Quarantine trailer serves as firm’s temporary headquarters

Jonathon Azzopardi, CEO and president of Laval Tool in Tecumseh, has a large, comfortable office — picture windows on two sides, a conference table, two desktop computers and a laptop on his desk. There’s a wide-screen television on one of the walls, as well as one piece of art — an early 1900s print of German airships.

Azzopardi, fresh off a business trip to France, is now under a mandatory 14-day quarantine and is running his multimillion-dollar company out of a cramped trailer parked in front of his home in Ruthven.

The family trailer, now an office, has running water supplied by a garden hose. The desk is a kitchen table.

“I was joking with one guy, he called and said we want to have a meeting at 7 a.m., can you make it? I said, ‘Let’s be totally honest here. When I get out of bed, five steps later I’m in my office.’”

Ironically, the trip to France wasn’t needed. When Azzopardi and two Laval executives arrived for their meeting in Lyon, they were told two of the five French Volvo executives they were scheduled to meet were either ill with COVID-19 or suspected of having the virus.

France, undergoing a resurgence of the virus, is under a strict quarantine which prevents the French from leaving their homes without obtaining a permit.

“We were literally walking into a meeting thinking: So who here doesn’t have COVID?” Azzopardi said. “It’s a scary situation. So, we go through a day’s worth of discussions and at the end of it we didn’t even negotiate a contract because the people that needed to be there weren’t there, so the trip was quite disappointing.”

I’m a physical sort of person. I miss not being able to hug my wife and kids.

Laval is looking to supply composite truck hoods and roofs to Volvo when it opens a new production plant in the United States.

Azzopardi’s quarantine ends Friday morning. Combined with the time spent in France, he will have spent three weeks separated physically from his family.

“I’m a physical sort of person. I miss not being able to hug my wife and kids,” he said.

Azzopardi said it was initially tough establishing a regular work routine in his new driveway office. He wanted a set schedule and made sure every morning he was out of bed, shaved and dressed for work by 7 a.m. After that, he said, it’s similar to any workday, minus the face-to-face interactions with employees and staff.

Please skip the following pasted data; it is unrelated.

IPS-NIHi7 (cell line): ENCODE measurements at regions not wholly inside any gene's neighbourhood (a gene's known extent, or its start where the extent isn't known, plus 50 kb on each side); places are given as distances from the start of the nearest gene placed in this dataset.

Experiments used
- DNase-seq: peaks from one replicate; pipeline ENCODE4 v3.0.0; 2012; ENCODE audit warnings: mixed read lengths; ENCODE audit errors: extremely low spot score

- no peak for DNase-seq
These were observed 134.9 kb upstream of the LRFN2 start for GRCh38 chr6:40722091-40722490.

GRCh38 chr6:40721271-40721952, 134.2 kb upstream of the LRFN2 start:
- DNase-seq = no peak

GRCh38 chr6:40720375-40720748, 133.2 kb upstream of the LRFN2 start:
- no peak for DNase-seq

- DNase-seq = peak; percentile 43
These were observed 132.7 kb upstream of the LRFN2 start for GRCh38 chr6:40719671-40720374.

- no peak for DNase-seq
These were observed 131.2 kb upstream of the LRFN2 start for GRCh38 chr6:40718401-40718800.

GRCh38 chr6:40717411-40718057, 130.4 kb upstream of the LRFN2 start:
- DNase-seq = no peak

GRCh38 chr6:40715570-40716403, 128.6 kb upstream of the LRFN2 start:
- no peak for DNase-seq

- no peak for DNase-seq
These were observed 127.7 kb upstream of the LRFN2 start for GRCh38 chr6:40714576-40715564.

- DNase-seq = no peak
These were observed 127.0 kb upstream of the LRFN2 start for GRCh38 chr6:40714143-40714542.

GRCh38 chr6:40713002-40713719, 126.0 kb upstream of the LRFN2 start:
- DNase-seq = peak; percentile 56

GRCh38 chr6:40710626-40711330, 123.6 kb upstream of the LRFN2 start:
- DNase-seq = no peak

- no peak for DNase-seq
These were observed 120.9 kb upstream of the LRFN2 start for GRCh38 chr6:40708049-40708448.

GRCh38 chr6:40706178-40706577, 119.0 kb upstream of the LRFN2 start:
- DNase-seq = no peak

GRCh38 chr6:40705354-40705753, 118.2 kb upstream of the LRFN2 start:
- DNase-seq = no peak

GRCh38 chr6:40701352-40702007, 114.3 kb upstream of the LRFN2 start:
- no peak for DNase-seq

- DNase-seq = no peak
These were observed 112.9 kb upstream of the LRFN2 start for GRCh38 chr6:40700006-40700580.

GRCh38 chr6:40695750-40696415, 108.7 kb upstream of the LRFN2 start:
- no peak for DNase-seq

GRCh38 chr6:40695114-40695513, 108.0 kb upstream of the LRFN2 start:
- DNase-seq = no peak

“I prop myself on my desk and I go through my emails. I’m talking to as many people as I can, lots of meetings — virtual meetings on Zoom,” he said.

Azzopardi makes his own breakfast and lunches but his suppers are made by his wife Ashley, who leaves the meal at the trailer doorstep, knocks, waits and then has a brief chat with her husband before returning to the house.

“I sort of feel like Uber Eats or Dash Delivery,” said Ashley. “It’s emotionally tough. You know he’s out there eating alone having a meal we typically share as a family.”

Azzopardi does go inside the house to use a washroom, but the washroom is off limits to the rest of his family.

Azzopardi, who chairs the Canadian Association of Moldmakers (CAMM), said a good part of his day is spent dealing with border and election issues and putting out “little fires” dealing with COVID.

He said his job can be stressful but unlike his previous work regime he can’t go home, be with his family, unwind, and then put the stress into perspective.

“When you go to work and you’re dealing with stressful situations, you come home to your family and you’re reminded why you’re dealing with the stress at work and the other things you have to deal with during the day,” he said.

Azzopardi said he communicates with his wife and children Christian, 18, Calista, 15, Corbin, 10, and Cora, 7, by text, phone, video conferencing or a simple wave as the kids march off to school.

The 41-year-old has started playing online chess with Corbin and said his youngest daughter Cora is becoming more adept at using social media as a communication tool.

Azzopardi said doing business abroad and then going into quarantine is not sustainable.

“It’s going to break relationships that we may never re-establish,” he said. “People won’t go live in a trailer for two weeks if they have to visit the States. There needs to be a long-term solution.”

Last year, Azzopardi was recognized by Automotive News Canada as one of the Canadians to Watch in the auto sector.

He was given the award after work expanding the market for products made by CAMM members to places like India, Brazil, France and Germany.

Laval Tool — which has 60 employees and five presses — makes parts for the auto sector and innovative products from composite manhole covers and hemp-based cinder blocks to bathtubs and shower stalls.

The products Azzopardi went to France to sell were truck hoods and roofs.He said he is confident his company will sign those French contracts.

Laval Tool does $10 million to $12 million in sales each year.

Ashley Azzopardi said the quarantine will end when everyone wakes up Friday morning. She said the family of six will likely have a group hug to mark the family reunion.

“He’s a big hugger, so we wouldn’t be able to escape that even if we wanted to,” she said.

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